Why do you think Y Combinator accepted your business model as one of the 3% accepted companies into their seed accelerator program? Why do you think Khosla Ventures and other VCs proceeded to invest over $2 million in your company?
It’s the market. The financial services industry is enormous and — for lack of less cliche words — ripe for disruption. Additionally, the hedge fund industry is currently $2.8 trillion large and expanding each year, but retail investors generally don’t have much access to it. It’s amazing how behind financial technology is compared to other industries. Even simple financial products like stocks or bonds are a bad user experience. It’s hard to not feel like you’re being overcharged on the trading fees with current online brokerages. Our technical ability and access to hedge funds is an added plus, but I think people get excited about Sliced because they realize the state of the current market and the massive effect of us making even a small change.
What is the Sliced Investing value proposition?
Our value proposition is access to an asset class that has historically been difficult to access and inefficient in allocation. We’re doing what the internet did for information to private funds — democratizing it. Furthermore, we charge 50-80% less than other fund of fund companies, with much lower minimums.
Do you think the definition of accredited investor is appropriate? If not, what do you think is a better definition or way to allow individuals to invest in private investments or hedge funds?
We have a strong opinion that the definition of an accredited investor should be based on an investor being knowledgeable and aware as opposed to limits based on wealth. Understanding the risks you take with an investment is a must, and riskier financial products are very much available to many investors. For example, any investor can currently go buy penny stocks on the ‘pink’ sheets without any prior qualification. That dichotomy doesn’t make sense to us.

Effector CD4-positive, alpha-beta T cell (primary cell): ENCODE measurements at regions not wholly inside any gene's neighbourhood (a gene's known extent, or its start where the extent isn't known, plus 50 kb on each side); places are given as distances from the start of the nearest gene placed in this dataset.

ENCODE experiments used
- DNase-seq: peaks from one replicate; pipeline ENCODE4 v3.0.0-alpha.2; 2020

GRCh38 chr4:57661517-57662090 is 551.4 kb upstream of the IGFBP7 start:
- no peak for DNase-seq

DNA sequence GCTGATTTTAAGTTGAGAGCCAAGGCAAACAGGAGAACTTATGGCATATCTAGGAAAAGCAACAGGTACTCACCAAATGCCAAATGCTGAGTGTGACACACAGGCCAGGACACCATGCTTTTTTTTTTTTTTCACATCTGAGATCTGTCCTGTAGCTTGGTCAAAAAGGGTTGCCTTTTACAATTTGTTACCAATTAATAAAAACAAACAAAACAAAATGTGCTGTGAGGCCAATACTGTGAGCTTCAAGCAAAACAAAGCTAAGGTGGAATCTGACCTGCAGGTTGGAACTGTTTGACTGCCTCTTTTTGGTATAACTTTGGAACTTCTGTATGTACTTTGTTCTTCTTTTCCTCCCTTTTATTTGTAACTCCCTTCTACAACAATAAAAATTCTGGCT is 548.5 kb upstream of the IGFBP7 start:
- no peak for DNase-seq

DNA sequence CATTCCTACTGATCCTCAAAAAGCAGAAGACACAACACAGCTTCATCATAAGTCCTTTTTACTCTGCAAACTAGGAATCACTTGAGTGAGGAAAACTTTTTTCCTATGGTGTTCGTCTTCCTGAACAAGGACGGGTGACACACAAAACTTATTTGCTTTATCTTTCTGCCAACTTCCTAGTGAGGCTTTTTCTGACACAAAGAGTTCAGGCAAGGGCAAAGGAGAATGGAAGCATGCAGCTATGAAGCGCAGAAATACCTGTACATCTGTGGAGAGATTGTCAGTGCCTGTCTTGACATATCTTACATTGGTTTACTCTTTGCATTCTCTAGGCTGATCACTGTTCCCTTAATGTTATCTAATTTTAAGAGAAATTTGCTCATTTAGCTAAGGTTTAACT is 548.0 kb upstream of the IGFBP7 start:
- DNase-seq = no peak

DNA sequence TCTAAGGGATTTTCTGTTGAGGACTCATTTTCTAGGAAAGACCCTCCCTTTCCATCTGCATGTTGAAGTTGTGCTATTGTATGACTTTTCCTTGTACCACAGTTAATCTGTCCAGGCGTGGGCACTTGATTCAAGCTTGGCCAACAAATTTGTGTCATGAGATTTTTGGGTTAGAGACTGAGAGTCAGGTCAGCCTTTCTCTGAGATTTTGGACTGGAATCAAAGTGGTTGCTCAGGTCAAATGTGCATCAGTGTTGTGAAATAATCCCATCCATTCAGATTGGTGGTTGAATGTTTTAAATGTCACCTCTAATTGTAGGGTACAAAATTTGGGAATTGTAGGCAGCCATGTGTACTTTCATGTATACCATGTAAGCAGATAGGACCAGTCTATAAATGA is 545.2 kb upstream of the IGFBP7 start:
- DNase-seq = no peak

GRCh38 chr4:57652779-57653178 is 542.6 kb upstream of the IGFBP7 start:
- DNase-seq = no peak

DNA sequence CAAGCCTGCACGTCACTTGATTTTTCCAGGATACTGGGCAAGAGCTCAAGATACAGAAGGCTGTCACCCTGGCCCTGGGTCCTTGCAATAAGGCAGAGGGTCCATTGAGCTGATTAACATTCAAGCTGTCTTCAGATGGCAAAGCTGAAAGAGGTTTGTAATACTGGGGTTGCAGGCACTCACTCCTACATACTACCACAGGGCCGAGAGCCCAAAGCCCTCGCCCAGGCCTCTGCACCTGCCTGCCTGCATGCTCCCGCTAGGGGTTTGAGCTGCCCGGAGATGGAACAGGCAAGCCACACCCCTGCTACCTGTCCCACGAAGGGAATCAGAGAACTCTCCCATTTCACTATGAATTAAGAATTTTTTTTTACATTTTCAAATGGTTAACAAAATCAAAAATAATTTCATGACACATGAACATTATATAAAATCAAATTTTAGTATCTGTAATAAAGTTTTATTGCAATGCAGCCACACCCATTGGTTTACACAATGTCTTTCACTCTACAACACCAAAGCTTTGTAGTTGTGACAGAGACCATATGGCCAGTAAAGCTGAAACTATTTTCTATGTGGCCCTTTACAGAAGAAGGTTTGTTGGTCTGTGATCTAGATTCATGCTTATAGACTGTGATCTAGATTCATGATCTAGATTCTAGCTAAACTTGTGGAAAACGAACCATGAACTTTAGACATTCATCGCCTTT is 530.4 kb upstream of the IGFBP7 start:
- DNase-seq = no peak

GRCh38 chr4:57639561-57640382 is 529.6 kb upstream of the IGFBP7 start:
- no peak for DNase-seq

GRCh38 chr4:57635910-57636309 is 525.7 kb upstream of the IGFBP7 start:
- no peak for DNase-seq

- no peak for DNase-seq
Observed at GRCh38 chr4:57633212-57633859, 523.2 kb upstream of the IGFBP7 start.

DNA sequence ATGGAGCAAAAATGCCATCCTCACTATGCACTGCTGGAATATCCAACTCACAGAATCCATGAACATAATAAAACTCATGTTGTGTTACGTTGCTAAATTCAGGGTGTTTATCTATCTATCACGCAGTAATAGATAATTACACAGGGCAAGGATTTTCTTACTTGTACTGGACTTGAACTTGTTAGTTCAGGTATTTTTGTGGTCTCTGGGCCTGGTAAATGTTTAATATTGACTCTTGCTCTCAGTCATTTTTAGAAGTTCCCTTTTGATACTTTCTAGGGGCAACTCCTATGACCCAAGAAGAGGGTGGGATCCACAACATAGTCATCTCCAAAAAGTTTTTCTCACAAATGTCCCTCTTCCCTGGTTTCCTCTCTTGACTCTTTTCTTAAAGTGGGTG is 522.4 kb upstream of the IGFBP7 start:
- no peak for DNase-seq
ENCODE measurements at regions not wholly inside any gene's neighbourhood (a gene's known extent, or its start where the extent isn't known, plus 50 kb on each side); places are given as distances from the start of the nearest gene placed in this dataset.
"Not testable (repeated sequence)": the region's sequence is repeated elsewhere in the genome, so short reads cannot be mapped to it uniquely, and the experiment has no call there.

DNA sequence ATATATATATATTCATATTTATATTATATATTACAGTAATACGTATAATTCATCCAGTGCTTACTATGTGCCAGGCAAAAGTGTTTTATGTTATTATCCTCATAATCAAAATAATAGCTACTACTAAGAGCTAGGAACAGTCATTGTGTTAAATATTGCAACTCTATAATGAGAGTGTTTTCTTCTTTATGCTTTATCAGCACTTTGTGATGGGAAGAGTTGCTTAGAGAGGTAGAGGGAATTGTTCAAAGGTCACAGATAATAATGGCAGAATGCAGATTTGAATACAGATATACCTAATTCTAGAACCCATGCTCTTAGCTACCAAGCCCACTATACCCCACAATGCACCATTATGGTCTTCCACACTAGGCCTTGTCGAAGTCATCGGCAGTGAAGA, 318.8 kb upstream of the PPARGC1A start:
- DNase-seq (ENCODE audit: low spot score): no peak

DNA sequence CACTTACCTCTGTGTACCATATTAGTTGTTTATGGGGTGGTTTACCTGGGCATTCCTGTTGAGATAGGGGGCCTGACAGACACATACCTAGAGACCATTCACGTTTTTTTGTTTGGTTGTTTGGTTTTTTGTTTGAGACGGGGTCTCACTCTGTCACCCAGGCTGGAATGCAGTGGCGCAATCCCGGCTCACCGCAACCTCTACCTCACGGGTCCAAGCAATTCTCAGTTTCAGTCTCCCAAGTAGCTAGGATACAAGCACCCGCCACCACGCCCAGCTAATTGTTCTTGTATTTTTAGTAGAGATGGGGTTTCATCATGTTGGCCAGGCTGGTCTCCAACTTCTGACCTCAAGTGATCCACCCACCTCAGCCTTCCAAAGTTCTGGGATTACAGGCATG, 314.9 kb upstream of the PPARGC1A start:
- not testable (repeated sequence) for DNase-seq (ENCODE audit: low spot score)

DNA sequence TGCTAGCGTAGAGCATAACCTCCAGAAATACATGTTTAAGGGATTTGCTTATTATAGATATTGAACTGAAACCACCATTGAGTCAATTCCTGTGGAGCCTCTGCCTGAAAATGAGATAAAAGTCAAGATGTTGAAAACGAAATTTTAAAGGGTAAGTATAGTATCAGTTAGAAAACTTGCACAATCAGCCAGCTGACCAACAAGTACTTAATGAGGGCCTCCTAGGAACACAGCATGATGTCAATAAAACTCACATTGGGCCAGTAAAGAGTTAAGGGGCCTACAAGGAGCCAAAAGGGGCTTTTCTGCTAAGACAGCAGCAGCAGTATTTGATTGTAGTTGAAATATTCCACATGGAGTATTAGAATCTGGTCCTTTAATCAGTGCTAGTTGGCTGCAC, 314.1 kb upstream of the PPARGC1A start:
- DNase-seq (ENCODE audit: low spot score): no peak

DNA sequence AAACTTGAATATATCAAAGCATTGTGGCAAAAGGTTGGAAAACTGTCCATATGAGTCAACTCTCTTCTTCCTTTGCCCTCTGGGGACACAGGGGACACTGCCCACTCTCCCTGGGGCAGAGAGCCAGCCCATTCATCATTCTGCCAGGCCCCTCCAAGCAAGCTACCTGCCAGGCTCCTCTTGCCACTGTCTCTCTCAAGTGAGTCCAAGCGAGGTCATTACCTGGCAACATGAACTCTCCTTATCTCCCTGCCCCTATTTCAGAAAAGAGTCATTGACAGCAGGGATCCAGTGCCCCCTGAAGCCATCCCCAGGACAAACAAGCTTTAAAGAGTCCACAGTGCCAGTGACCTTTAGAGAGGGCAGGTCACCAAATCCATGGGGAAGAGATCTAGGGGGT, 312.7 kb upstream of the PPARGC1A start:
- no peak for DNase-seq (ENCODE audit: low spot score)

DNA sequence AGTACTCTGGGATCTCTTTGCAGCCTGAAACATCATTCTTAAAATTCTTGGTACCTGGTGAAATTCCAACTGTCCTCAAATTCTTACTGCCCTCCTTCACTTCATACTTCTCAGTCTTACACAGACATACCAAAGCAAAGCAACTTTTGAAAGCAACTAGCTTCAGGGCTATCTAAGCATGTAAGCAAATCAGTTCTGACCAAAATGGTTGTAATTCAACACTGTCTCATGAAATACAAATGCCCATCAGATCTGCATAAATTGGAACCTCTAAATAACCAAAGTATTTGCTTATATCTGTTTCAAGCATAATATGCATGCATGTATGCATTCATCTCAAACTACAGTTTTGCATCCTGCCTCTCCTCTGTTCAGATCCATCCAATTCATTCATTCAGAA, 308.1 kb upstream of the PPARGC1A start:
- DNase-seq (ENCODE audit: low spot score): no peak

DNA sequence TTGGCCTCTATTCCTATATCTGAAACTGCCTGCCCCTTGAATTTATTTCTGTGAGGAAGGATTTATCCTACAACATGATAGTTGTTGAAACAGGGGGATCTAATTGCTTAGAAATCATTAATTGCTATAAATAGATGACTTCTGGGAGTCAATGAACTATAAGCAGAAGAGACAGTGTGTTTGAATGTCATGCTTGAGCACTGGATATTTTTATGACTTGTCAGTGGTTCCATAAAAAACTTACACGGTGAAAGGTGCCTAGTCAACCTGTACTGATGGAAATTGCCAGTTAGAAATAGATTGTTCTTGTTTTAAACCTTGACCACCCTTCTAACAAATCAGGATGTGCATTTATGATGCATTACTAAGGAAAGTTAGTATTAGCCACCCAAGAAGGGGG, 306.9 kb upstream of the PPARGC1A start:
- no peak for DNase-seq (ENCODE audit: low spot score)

How many fund of funds do you currently have, and how many do you plan to launch? What is the timing of these fund launches?
We currently have two, curated fund of hedge funds on the platform that gives investors exposure to broader hedge fund strategies. We will soon be launching individual funds on the platform as well as more fund of hedge fund products. If you spend a minute to sign in, you’ll see the specific investment opportunities.
Who is the typical Sliced Investing investor?
The typical Sliced Investor consists of doctors, lawyers, VPs, Managing Directors, Associates, and finance veterans who recognize the opportunity of investing in hedge funds. Our investors may be well-to-do, but many don’t have the $500,000 – $1 million minimums to invest in hedge funds to diversify their investment portfolios. We hope to expand access to as many people as possible.
Who are the companies you admire and would like Sliced Investing to emulate? Are there any partnership opportunities in the making?
Four that come to mind are AngelList, RealCrowd, Prosper Lending, and Lending Club. Each of these companies are democratizing other asset classes (venture, real estate and peer to peer loans respectively) and have experienced strong growth. We do envision future partnerships such as for example, shared blog posts.
Why do you think some hedge funds have a difficult time staying open? How does Sliced Investing help ensure that the funds they invest in are the best funds possible? What is the vetting process before selecting the proper funds?
The vast majority of funds that close have sub five million in assets under management. Generally, smaller funds aren’t necessarily managed by professional money managers with a long-term track record. Most funds close because investors pull out and there isn’t any further incentive to have a vehicle to pool outside capital.
We take steps to mitigate risk and ensure funds are high quality by leveraging a pedigreed investment committee to make investment decisions. The vetting process is detailed – extensive operational and investment due diligence is performed on the managers that are selected for the platform.
Once the fund of hedge funds business model is proven out, do you have plans to get into other asset classes such as venture capital and private equity?
Yes, absolutely. Our goal is the entire private fund universe. We will probably move to venture funds next.
Is there anything else readers should know that hasn’t been covered?